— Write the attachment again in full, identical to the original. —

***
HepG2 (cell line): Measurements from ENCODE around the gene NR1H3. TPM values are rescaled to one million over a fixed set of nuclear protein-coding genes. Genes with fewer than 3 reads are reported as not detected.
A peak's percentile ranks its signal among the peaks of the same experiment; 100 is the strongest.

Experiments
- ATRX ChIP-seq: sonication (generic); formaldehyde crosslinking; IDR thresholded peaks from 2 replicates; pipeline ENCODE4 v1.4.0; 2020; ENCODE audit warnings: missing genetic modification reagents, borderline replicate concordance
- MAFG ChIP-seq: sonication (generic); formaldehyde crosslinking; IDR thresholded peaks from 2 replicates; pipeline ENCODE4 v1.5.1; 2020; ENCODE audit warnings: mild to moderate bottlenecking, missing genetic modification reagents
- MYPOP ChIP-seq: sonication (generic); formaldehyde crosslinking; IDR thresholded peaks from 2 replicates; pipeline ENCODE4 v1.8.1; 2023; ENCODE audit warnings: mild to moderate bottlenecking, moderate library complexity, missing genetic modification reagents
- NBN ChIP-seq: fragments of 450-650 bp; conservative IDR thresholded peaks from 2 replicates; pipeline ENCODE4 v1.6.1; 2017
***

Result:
HepG2 (cell line): Measurements from ENCODE around the gene NR1H3. TPM values are rescaled to one million over a fixed set of nuclear protein-coding genes. Genes with fewer than 3 reads are reported as not detected.
A peak's percentile ranks its signal among the peaks of the same experiment; 100 is the strongest.

Experiments
- ATRX ChIP-seq: sonication (generic); formaldehyde crosslinking; IDR thresholded peaks from 2 replicates; pipeline ENCODE4 v1.4.0; 2020; ENCODE audit warnings: missing genetic modification reagents, borderline replicate concordance
- MAFG ChIP-seq: sonication (generic); formaldehyde crosslinking; IDR thresholded peaks from 2 replicates; pipeline ENCODE4 v1.5.1; 2020; ENCODE audit warnings: mild to moderate bottlenecking, missing genetic modification reagents
- MYPOP ChIP-seq: sonication (generic); formaldehyde crosslinking; IDR thresholded peaks from 2 replicates; pipeline ENCODE4 v1.8.1; 2023; ENCODE audit warnings: mild to moderate bottlenecking, moderate library complexity, missing genetic modification reagents
- NBN ChIP-seq: fragments of 450-650 bp; conservative IDR thresholded peaks from 2 replicates; pipeline ENCODE4 v1.6.1; 2017